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WHEN THE TERROR BEGAN
Alexander Wolff
August 26, 2002
Thirty years later, the hostage drama that left 11 Israeli Olympians dead seems even more chilling and offers grim reminders to today's security experts
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August 26, 2002

When The Terror Began

Thirty years later, the hostage drama that left 11 Israeli Olympians dead seems even more chilling and offers grim reminders to today's security experts

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"There'd be no point to it" Shorr said.

Genscher tried a stab at bravado with his reply: "You will not be abandoned." But to be an Israeli is to know well your government's policy toward terrorists. Surely each hostage must have suspected that his fate rested in the hands of the German government—that the episode would end in Munich, not Cairo, for better or worse.

Nonetheless, Brandt would try for hours to reach Egyptian president Anwar Sadat, to secure permission for an aircraft to land and a guarantee of safety for the hostages. Sadat didn't come to the phone. Finally, at 8:20 p.m., Brandt spoke to Prime Minister Aziz Sidky, who would not or could not pledge his government's help.

The Egyptian response plunged the Germans back into despair. Issa had set a final deadline, 9 p.m., and renewed his promise to kill one hostage an hour until the Germans provided the jet. The Israeli government would never countenance the kidnapping of its citizens to a hostile destination. Certainly Germany, given its history, couldn't acquiesce in such an endgame. Perhaps a jet could appear to be at the disposal of the terrorists, but under no circumstances could it be permitted to take off.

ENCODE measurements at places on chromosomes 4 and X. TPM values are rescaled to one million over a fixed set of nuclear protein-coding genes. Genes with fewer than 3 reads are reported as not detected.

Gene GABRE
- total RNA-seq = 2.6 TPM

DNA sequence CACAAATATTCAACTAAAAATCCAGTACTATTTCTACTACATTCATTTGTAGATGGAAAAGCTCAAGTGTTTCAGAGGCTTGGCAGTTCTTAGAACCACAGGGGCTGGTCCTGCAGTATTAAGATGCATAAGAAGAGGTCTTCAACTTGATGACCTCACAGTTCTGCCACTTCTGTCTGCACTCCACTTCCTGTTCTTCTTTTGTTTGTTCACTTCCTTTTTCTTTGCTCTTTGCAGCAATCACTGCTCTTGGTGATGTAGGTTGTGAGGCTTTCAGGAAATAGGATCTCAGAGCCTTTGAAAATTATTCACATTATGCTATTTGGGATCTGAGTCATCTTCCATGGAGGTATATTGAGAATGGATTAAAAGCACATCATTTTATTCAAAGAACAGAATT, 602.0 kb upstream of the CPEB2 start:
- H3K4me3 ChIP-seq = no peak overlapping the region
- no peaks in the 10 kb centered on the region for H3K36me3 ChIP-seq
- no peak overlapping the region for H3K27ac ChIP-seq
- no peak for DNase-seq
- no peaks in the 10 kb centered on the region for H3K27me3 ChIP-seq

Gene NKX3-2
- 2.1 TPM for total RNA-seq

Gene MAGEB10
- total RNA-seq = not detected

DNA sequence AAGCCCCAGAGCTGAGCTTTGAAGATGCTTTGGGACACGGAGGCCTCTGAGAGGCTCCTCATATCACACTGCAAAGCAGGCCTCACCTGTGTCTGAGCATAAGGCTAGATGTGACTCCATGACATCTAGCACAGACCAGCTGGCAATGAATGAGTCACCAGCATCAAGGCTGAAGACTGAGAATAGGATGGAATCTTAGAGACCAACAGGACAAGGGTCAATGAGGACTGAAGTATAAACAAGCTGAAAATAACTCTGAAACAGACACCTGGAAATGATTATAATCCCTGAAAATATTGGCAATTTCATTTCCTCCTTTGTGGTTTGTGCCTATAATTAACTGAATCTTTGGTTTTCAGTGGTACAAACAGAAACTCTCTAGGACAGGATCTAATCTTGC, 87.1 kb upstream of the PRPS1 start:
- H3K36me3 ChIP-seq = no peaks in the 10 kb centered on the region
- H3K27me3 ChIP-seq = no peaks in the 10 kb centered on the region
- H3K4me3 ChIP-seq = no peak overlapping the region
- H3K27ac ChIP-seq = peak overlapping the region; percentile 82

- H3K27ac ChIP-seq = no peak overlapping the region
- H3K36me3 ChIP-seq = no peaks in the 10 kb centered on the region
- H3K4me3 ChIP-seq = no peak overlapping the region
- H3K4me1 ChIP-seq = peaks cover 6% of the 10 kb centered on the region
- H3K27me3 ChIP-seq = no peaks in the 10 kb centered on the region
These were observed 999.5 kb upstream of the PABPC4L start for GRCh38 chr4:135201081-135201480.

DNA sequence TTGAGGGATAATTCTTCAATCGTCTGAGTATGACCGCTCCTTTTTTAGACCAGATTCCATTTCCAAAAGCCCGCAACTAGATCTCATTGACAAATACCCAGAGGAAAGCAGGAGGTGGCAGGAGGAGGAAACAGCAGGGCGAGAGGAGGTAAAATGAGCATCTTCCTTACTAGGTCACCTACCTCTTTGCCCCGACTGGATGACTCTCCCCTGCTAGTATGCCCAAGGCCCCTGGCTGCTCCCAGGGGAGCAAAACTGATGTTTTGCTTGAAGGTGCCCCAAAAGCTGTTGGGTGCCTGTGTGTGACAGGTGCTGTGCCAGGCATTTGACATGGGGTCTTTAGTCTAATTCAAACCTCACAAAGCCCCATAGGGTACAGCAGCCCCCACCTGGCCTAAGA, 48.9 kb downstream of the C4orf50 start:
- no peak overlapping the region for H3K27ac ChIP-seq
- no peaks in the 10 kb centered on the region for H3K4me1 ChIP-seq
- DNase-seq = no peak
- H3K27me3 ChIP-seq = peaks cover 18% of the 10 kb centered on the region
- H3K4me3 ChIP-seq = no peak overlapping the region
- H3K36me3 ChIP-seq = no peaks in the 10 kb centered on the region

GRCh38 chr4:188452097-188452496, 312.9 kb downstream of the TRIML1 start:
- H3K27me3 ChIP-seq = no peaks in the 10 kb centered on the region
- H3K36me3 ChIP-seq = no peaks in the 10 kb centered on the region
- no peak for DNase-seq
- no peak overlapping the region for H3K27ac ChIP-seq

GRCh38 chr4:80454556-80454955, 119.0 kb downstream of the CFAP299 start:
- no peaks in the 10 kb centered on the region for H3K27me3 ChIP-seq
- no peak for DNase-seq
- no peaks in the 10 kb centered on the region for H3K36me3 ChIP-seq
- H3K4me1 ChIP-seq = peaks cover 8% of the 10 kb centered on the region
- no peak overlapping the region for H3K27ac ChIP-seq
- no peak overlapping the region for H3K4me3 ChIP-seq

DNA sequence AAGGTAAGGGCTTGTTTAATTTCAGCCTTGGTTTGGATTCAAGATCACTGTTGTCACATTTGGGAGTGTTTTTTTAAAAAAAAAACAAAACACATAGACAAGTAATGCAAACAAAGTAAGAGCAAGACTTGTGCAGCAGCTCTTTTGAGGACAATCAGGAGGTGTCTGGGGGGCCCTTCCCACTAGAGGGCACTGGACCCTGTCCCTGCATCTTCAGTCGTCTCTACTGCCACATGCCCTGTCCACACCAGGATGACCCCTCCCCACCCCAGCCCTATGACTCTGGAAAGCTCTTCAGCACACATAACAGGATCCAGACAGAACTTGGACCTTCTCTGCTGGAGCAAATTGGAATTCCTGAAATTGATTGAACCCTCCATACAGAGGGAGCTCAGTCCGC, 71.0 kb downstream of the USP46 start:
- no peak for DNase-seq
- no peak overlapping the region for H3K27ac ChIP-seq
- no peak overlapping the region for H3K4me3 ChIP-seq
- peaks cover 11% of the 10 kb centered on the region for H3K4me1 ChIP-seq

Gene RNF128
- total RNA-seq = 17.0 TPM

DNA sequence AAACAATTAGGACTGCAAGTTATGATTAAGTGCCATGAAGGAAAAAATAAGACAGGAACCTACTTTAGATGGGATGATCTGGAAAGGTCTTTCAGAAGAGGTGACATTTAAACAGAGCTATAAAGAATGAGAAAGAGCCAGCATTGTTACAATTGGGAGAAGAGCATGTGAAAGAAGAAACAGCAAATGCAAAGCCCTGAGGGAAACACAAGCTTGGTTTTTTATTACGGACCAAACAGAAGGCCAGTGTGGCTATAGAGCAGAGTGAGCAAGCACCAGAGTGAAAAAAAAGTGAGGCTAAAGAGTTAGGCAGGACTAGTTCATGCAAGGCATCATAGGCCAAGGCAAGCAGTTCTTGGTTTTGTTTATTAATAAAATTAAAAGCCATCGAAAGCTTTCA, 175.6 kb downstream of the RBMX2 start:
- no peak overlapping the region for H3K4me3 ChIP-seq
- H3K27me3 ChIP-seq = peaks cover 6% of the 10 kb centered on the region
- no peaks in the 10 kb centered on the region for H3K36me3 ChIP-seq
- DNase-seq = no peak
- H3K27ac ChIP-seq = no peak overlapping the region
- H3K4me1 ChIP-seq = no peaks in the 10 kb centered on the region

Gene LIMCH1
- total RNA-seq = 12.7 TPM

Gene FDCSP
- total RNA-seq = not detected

The Germans entertained one last plan to liberate the hostages before they were to be helicoptered out of the Village to this supposed jet to Cairo. Schreiber proposed to place police gunmen behind the concrete pillars of the underground garage, the same obstructions that had saved Gad Tsabari's life. The police would pick off the fedayeen while they walked the hostages from the apartment complex to the helicopters. But a suspicious Issa demanded that the transfer be by bus; the bus pulled up to the doorway, and the fedayeen with their captives piled directly into the vehicle, affording the police no clear shot. Moments later, in the plaza of the Village, 17 captors and captives boarded two Iroquois helicopters.

By now, the crisis team had essentially accepted the hostages' deaths as inevitable. "We were 99 percent sure that we wouldn't be able to achieve our objective," Schreiber would later say. "We felt like doctors trying to bring the dead back to life."

No Israelis survive to dispute him, but if you believe Al-Gashey, the mood on board the helicopter was lighter, if only from the change of scenery. "Everyone seemed to be relaxed, even the Israelis," he has said of the flight to F�rstenfeldbruck. "For our part, in the air we had the feeling that somehow we had achieved what we'd wanted. For the first time I really thought about the hostages sitting so close—in physical contact. My cousin [Adnan Al-Gashey, another commando] was talking above the noise of the blades with an Israeli about personal things. I think they talked about his wife and kids. Even the Israelis realized our lives were inextricably linked.

"I remembered our orders to kill the hostages if it were to become a hopeless military situation. But I also thought how nobody had trained us how to kill bound, unarmed people."

THE SHOOTOUT:
"Condemned to fail from the beginning"

Schreiber had entrusted the operation at F�rstenfeldbruck to his deputy, Georg Wolf, and Wolf had a plan. The two helicopters would land 100 or so yards from a Lufthansa 727 ostensibly ready to fly to Cairo. After the terrorists brought their captives over to the plane, 17 police officers, some disguised as crew, would ambush them—if, that is, police sharpshooters couldn't get a clear shot at the fedayeen as they made their way across the tarmac.

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